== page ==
A Systematic Expository Study of the Word of God



   Acts 10:1-48


   (mp3 audio)


This significant chapter reveals the opening of the door of faith to the Gentiles. The Church was already established, multiplying and growing in Jerusalem, Judea, Galilee and Samaria (Acts 9:31) but the Gentile world had not been reached. The Apostles and the evangelizing believers were preaching the gospel everywhere but only to the Jews. “Now they which were scattered abroad upon the persecution that arose about Stephen travelled, preaching the word to none but unto the Jews only” (Acts 11:19). Bound by religious nationalism and tradition, they thought that the Gentiles could not be saved except they were circumcised and kept the law of Moses (Acts 15:1,5). Though they had received the Holy Spirit who should “guide you into all truth” (John 16:13), the voice of tradition drowned the voice of the Spirit.  They appeared to have been ignorant of the many prophecies concerning the salvation of Gentiles. “And in that day there shall be a root of Jesse; to it shall the Gentiles seek: and his rest shall be glorious.” “I the LORD have called thee in righteousness, and will hold thine hand, and will keep thee, and give thee for a covenant of the people, for a light of the Gentiles.” “The Gentiles; the people which sat in darkness saw great light and to them which sat in the region and shadow of death light is sprung up.” “And in His name shall the Gentiles trust.” “For mine eyes have seen Thy salvation, which Thou hast prepared before the face of all people; A light to lighten the Gentiles, and the glory of Thy people Israel.” “And to this agree the words of the prophets; as it is written, That the residue of men might seek after the Lord, and all the Gentiles, upon whom My name is called saith the Lord, who doeth all these things. Known unto God are all His works from the beginning of the world.” “Be it known therefore unto you, that the salvation of God is sent unto the Gentiles, and that they will hear it” (Isaiah 11:10; 42:6; Matthew 4:15,16; 12:21; Luke 2:30-32; Acts 15:15-18; 28:28).



Acts 10:1-16; 1 Corinthians 12:6-11; Acts 22:12-15; 11:13,14; 8:26-35; 9:10-17; Numbers 24:4,16; Acts 10:26-28; 11:4-12; Romans 15:9-12.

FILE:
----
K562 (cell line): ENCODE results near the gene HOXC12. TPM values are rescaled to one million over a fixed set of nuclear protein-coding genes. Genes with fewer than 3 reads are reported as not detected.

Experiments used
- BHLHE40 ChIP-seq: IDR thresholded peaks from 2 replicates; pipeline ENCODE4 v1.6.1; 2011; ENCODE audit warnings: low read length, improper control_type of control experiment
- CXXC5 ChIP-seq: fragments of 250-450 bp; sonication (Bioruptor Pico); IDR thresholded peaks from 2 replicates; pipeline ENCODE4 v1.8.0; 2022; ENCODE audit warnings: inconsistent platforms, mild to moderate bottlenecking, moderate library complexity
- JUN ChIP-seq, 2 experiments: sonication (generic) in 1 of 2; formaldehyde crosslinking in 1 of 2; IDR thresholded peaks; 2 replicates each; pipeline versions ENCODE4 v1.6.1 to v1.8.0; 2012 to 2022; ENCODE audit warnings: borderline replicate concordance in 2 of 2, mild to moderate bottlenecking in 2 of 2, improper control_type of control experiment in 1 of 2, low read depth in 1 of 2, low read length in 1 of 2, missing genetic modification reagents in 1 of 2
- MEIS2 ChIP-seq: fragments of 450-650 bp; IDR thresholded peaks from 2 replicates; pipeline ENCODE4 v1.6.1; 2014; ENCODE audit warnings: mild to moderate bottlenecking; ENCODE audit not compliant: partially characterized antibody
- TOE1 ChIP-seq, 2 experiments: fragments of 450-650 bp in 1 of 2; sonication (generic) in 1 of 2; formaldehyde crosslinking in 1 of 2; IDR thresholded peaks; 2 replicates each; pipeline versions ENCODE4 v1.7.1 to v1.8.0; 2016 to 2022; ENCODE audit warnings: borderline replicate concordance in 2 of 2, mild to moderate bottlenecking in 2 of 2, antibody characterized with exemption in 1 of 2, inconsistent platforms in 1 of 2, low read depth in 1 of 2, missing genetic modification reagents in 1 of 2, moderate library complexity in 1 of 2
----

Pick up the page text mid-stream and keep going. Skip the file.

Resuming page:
The opening of the door of faith to the Gentiles was supernaturally directed by God, Himself. Neither Peter nor Cornelius would have taken the initial steps without divine revelation, instruction and intervention. Even Paul, “the Apostle of the Gentiles” (Romans 11:13; 2 Timothy 1:11), would never have received Christ’s gospel and would never have preached salvation by faith in Christ to the Gentiles without divine encounter and revelation (Galatians 1:11,12; 1 Corinthians 15:1-4; Ephesians 3:1-8). God revealed the need of salvation by faith and full salvation in Christ to Cornelius, a Gentile centurion. Though Cornelius was “a devout man”, one that feared God, giving much alms to people and praying to God always, these “works” in themselves do not save without faith in Christ (Romans 3:20; 4:1-6; 9:30-32; Galatians 2:16; Ephesians 2:8,9; 2 Timothy 1:9; Titus 3:4-7). An angel of God was sent to him to instruct him to send for Peter “who shall tell thee words, whereby thou and all thy house shall be saved” (Acts 11:14). God, at the same time, revealed to Peter, by a trance, a vision from heaven, to abandon past Jewish scruples and traditions and go to proclaim the saving gospel to Cornelius, a Gentile. Peter counted it “an unlawful thing for a man that is a Jew to come unto one of another nation; but God hath shewed me that I should not call any man common or unclean” (Acts 10:28). There was double revelation bringing about divine connection and the opening of the door of faith to the Gentiles. It was the beginning of bringing “other sheep which are not of this fold”, the beginning of converting and discipling “a great multitude, of all nations, and kindreds, and people, and tongues” in “the uttermost part of the earth”. Divine revelation superseded religion and tradition to enable God’s servants “preach the gospel to every creature”.